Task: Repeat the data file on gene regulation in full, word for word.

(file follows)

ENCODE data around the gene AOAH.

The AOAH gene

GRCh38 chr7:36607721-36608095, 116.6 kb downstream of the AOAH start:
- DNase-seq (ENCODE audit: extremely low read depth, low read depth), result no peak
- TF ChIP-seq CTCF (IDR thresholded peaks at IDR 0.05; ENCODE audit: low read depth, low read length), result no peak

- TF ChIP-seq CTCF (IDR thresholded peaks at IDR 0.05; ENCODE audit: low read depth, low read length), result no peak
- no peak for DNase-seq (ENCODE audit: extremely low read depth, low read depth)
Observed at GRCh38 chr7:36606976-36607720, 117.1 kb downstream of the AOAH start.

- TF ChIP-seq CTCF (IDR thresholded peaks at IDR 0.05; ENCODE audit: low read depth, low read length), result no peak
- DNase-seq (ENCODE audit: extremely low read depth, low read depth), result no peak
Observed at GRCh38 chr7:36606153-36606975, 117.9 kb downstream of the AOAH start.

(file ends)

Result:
ENCODE data around the gene AOAH.

The AOAH gene

GRCh38 chr7:36607721-36608095, 116.6 kb downstream of the AOAH start:
- DNase-seq (ENCODE audit: extremely low read depth, low read depth), result no peak
- TF ChIP-seq CTCF (IDR thresholded peaks at IDR 0.05; ENCODE audit: low read depth, low read length), result no peak

- TF ChIP-seq CTCF (IDR thresholded peaks at IDR 0.05; ENCODE audit: low read depth, low read length), result no peak
- no peak for DNase-seq (ENCODE audit: extremely low read depth, low read depth)
Observed at GRCh38 chr7:36606976-36607720, 117.1 kb downstream of the AOAH start.

- TF ChIP-seq CTCF (IDR thresholded peaks at IDR 0.05; ENCODE audit: low read depth, low read length), result no peak
- DNase-seq (ENCODE audit: extremely low read depth, low read depth), result no peak
Observed at GRCh38 chr7:36606153-36606975, 117.9 kb downstream of the AOAH start.